4 March 2013
The television advert shows how to do the ‘Face, Arm, Speech, Time to call 999 test’ which identifies people whose blood supply is being cut off from the brain – a life-threatening emergency.
People should look for:
- Facial weakness – can the person smile? Has their mouth or eye drooped?
- Arm weakness – can the person raise both arms?
- Speech problems – can the person speak clearly and understand what you say?
- Time to call 999
Last year our staff attended 10,912 patients who were showing symptoms of the FAST test.
Since 2010 staff have been bypassing local A&E departments and taking patients with suspected stroke directly to one of eight hyper-acute stroke units (HASUs) in the capital, where expert clinicians offer round-the-clock, lifesaving care.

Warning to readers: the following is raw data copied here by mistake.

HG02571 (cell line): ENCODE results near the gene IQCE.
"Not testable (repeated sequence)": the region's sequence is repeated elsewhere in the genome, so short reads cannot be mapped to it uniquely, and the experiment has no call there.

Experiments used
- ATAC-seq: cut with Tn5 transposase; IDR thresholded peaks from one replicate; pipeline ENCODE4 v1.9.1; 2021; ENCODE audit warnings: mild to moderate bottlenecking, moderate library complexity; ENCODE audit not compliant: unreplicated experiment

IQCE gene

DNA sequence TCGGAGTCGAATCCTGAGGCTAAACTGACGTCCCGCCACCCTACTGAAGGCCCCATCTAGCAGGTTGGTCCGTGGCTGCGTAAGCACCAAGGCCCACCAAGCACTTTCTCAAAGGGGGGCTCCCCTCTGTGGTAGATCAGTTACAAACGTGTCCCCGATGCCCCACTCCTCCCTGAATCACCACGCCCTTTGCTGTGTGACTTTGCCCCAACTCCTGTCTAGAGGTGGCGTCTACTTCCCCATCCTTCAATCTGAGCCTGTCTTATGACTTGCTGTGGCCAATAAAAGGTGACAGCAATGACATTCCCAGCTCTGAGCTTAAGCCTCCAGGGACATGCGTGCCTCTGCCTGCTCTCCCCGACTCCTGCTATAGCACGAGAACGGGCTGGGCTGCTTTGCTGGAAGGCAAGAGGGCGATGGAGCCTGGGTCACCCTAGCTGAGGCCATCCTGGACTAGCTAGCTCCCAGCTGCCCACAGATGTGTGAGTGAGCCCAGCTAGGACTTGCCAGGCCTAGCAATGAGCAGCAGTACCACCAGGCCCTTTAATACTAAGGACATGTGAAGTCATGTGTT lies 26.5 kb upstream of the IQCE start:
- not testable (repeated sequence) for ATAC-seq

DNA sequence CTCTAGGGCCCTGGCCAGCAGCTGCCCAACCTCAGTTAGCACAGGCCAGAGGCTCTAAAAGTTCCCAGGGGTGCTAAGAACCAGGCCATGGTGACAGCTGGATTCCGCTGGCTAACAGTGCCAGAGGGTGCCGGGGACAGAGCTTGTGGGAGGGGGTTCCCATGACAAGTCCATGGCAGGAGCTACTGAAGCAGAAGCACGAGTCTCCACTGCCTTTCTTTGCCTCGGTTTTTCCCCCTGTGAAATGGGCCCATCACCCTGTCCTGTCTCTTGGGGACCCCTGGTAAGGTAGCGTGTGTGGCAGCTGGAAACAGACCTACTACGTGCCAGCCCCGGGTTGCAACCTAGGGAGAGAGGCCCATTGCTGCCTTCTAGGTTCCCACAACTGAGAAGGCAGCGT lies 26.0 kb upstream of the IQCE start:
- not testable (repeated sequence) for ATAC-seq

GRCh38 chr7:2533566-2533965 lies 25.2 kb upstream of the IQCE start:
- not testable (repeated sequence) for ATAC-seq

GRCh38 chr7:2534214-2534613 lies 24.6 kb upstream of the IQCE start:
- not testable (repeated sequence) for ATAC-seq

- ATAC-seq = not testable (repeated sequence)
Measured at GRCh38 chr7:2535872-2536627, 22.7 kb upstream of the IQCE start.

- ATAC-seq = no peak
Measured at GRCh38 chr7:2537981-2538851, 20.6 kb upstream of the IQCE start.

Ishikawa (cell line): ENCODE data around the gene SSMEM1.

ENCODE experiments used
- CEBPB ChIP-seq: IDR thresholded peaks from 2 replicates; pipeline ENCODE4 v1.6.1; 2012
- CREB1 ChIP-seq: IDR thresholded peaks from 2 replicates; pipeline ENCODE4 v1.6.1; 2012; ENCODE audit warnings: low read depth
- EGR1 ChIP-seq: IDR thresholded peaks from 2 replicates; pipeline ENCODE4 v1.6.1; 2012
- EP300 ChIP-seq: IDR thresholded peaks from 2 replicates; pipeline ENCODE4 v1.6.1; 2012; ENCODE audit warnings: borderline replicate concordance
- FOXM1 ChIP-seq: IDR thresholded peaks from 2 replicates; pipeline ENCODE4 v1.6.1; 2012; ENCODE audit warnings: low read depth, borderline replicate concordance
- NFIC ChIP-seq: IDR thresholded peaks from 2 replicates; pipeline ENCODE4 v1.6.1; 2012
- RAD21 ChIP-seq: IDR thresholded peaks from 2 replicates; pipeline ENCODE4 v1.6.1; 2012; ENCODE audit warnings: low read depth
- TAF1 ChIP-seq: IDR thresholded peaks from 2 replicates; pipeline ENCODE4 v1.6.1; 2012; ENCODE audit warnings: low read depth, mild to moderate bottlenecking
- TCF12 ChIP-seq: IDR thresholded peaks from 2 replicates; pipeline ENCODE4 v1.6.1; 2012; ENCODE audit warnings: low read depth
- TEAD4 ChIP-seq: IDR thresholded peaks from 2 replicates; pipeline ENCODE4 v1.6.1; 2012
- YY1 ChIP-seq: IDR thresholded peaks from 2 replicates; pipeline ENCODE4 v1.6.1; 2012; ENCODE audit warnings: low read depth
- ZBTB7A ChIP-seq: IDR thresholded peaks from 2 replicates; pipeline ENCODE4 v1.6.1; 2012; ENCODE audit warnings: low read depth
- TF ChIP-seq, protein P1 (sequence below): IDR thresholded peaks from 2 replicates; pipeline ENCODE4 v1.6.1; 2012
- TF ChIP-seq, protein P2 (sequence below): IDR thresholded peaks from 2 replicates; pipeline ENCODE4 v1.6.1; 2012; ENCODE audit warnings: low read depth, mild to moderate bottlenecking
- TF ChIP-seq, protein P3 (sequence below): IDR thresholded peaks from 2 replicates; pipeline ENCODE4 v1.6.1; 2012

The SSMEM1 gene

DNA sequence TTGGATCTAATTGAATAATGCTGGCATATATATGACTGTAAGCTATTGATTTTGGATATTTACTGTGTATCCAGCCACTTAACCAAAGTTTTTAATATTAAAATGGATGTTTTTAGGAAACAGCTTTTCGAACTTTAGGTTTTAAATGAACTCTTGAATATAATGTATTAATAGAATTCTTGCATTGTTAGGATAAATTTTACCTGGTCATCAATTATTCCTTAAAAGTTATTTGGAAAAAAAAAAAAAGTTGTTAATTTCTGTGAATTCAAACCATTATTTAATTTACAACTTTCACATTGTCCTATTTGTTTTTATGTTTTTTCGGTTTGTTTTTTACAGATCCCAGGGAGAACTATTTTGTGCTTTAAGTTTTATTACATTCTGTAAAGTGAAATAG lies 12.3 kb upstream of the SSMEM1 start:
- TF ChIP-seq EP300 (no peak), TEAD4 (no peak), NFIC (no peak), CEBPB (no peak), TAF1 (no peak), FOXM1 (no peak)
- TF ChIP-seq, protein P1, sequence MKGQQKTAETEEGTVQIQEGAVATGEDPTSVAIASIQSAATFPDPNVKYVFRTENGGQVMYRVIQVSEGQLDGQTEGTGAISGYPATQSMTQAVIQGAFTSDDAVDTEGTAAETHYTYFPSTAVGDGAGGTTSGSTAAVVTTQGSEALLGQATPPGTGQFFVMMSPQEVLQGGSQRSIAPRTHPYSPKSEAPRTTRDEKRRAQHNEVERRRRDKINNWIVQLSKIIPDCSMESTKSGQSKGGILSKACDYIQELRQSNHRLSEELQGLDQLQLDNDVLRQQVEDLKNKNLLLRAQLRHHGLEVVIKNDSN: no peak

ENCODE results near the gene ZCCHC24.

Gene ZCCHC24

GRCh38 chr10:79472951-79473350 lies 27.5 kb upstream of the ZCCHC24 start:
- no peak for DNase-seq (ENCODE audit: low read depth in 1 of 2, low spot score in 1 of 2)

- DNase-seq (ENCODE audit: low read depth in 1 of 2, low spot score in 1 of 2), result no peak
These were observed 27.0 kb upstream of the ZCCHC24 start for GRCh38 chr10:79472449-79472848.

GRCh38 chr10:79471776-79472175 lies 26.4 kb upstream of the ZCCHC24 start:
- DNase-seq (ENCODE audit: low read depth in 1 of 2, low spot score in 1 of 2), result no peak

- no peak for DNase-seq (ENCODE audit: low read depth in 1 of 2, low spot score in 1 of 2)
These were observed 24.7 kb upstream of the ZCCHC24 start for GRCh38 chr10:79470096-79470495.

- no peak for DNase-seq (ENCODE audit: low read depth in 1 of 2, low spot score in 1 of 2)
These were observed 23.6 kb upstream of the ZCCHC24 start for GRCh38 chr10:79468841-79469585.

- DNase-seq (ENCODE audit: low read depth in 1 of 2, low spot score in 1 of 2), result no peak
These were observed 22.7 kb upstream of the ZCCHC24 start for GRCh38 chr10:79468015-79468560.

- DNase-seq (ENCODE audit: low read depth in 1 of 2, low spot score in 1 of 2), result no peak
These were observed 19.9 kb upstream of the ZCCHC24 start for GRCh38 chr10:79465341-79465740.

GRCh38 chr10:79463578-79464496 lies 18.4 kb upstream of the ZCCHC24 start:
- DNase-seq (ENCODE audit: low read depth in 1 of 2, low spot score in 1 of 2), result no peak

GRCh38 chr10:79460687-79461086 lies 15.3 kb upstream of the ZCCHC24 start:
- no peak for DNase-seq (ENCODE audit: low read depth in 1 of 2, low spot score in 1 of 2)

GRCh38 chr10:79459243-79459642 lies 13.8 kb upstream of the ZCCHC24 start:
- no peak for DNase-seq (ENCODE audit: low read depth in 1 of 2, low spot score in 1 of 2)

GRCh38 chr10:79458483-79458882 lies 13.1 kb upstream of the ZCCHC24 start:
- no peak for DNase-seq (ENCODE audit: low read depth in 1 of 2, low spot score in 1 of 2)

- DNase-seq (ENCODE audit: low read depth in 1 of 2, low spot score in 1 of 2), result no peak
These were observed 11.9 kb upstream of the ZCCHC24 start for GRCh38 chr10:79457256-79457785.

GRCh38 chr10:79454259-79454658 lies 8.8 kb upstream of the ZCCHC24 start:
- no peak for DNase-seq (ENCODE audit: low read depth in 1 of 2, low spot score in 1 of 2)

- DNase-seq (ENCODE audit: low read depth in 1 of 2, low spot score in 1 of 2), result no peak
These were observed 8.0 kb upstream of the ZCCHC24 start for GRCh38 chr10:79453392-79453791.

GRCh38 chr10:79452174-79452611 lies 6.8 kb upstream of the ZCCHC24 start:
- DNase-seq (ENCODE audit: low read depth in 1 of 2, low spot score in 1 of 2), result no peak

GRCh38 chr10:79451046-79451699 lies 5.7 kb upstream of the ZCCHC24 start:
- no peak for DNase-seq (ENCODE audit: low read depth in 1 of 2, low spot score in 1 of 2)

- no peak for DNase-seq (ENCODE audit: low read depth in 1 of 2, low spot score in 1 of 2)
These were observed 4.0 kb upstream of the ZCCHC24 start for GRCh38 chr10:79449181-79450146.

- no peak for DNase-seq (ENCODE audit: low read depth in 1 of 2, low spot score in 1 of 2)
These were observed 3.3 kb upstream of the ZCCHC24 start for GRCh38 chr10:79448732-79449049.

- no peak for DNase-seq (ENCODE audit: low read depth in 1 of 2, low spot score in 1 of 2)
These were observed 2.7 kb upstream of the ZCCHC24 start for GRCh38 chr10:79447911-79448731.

Figures from the Service’s stroke annual report (2011/12) showed that the average ambulance journey time to a HASU was only one minute longer than to the local A&E department.
Consultant Paramedic, Mark Whitbread, said: “Everyone should learn the FAST test because if you think someone’s suffering from stroke you need to call 999 for an ambulance immediately. When someone’s suffering a stroke it means the blood supply to their brain is interrupted and they need definitive care as quickly as possible to survive.
“If our staff suspect you’re suffering from a stroke they will take you directly to a specialist hospital, rather than the local emergency department, where you will receive round-the-clock care from a team of expert clinicians.
“The ambulance journey may be slightly longer to a specialist centre but ultimately you will get access to definitive care more quickly and have more chance of making a full recovery.”